Old-guard Republicans, some of them supporters of Murkowski, fought back. Questions have arisen about whether some party delegates were paid to attend the convention at which Millette won election. Charges were leveled that Millette, who has admitted he never talked to Murkowski as chairman-elect, was somehow involved in the raucous scene that led to both Murkowski and Sen. John Barrasso, R-Wyo., being booed when they appeared at the convention.

Millette denied it. 

But he admitted, in response to questioning from executive committee member and Republican National Committeeman Ralph Seekins from Fairbanks, that his earlier claims about how the party wouldn't give him access to headquarters and accounts was pretty much bunk. Seekins asked Millette flat out if he'd ever been denied access to any party records.

"No," Millette answered.

That Millette hadn't done much, if anything, to help the party as chairman-elect was one among a bevy of charges against Millette that basically accused him of being unfit for office. The one that stuck was the claim he'd failed to do anything to raise funds for the party as state finance chair since his election in April.

Millette conceded he hadn't done that job, came up with a bunch of excuses that largely blamed Ruedrich for not being helpful enough in setting up meetings with potential donors, and argued that the finance job was an appointed position, not an elected one.

"Even if I failed to do the job of the state finance chair," he argued, "the removal procedure in the ARP (Alaska Republican Party) cannot be used to remove me from the chair position because I am not yet in that position."

The executive committee saw it differently. 

After deliberating on Millette's fate, they emerged from behind close doors to announce that the job of the chairman-elect was to raise money as the finance chair, and noted that Millette flunked what could be considered an internship on the way to the chairman's post.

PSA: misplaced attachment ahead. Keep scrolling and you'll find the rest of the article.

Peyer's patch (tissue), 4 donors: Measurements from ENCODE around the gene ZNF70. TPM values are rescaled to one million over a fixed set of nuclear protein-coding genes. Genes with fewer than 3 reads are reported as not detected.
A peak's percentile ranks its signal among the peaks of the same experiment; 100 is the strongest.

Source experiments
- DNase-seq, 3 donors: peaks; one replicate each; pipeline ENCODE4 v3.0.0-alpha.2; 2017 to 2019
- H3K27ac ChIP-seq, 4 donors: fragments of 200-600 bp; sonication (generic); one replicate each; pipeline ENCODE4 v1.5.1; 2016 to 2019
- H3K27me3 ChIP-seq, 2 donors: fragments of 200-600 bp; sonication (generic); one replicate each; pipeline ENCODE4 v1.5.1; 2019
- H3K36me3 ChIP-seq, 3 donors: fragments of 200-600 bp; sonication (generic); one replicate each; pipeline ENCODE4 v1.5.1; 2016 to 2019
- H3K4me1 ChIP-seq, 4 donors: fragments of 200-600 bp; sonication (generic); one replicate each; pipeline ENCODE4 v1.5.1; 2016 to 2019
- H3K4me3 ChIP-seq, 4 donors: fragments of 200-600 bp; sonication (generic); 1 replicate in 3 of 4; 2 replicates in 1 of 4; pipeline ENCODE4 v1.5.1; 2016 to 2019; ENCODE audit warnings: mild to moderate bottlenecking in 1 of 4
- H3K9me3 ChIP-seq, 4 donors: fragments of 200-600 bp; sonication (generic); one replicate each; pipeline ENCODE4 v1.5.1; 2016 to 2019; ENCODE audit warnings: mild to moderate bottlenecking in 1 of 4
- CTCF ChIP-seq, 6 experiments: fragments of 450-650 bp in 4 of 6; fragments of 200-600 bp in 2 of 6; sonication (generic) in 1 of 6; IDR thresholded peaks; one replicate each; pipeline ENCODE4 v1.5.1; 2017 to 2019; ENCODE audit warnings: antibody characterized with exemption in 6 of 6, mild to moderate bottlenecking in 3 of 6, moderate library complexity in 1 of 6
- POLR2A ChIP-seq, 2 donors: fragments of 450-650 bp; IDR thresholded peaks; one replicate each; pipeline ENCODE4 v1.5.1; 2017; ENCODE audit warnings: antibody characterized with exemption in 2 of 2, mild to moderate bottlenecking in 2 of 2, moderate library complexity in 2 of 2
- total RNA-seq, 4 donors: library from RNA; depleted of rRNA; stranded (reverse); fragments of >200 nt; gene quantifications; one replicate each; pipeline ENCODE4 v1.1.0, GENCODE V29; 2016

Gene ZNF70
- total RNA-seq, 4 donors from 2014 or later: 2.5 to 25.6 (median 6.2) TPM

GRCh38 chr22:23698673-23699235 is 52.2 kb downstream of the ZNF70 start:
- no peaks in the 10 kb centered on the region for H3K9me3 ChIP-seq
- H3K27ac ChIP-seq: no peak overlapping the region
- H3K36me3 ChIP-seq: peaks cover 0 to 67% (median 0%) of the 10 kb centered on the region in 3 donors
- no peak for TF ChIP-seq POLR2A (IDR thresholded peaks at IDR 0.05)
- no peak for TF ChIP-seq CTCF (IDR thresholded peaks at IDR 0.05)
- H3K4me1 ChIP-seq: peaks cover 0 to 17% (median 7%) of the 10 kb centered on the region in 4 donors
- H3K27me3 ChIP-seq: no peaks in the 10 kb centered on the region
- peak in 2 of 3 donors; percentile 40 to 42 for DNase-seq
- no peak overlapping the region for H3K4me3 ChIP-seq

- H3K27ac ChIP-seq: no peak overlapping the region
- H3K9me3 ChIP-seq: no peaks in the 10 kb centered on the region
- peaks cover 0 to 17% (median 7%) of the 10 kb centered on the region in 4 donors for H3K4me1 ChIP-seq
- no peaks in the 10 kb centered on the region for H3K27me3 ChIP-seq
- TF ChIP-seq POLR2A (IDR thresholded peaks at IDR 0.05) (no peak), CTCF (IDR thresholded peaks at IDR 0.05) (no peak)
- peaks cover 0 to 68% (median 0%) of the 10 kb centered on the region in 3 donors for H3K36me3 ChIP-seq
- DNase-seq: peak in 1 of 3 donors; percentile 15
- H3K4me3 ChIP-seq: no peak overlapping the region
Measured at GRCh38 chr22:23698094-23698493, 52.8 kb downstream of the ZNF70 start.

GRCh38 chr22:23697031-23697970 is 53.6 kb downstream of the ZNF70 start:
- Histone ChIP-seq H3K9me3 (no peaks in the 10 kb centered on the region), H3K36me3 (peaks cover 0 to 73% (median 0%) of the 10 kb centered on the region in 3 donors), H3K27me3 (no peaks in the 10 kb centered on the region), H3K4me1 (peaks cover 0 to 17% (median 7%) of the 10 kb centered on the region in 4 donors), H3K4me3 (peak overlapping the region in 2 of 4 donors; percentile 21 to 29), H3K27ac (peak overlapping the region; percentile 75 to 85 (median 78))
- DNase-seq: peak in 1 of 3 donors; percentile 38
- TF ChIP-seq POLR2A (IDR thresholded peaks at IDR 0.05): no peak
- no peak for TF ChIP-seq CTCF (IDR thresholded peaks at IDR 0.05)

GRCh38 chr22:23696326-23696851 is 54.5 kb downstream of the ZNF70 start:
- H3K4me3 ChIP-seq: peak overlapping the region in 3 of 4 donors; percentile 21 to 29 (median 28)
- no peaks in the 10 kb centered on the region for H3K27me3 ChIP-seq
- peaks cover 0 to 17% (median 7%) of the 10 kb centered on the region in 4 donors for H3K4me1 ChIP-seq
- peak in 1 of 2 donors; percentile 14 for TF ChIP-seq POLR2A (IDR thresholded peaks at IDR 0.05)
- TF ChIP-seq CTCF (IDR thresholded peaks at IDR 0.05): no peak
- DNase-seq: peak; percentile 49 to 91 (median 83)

"He failed to perform his duty as finance chair," said Ruedrich, still a member of the executive committee as of late Thursday night. "Grounds for removal is failure to carry out or perform."

Millette was not immediately available for comment. He put on his coat and hat and left the meeting shortly after the announcement, pausing only briefly to shake Ruedrich's hand on the way out. 

How much he really wanted the job once held by Ruedrich is hard to calculate. In a written statement to the executive committee, he wrote that dealing with the complaint lodged by McQueary "has also caused a lot of work and stress." As several long time party members in attendance at the hearing noted, however, the work and stress Millette experienced paled compared to what Ruedrich has been through over the years.

What Millette will do next remains to be seen. He and lawyer Ross, an old Republican war horse, repeatedly claimed Millette had been denied "due process." But as McQueary pointed out several times, political parties in the United States have broad powers to decide who will -- and will not -- be members.

Political parties are not government entities with rigid rules. They are more like big clubs.

And in this club, the old members voted the 67-year-old new member out.

Contact Craig Medred at craig(at)alaskadispatch.com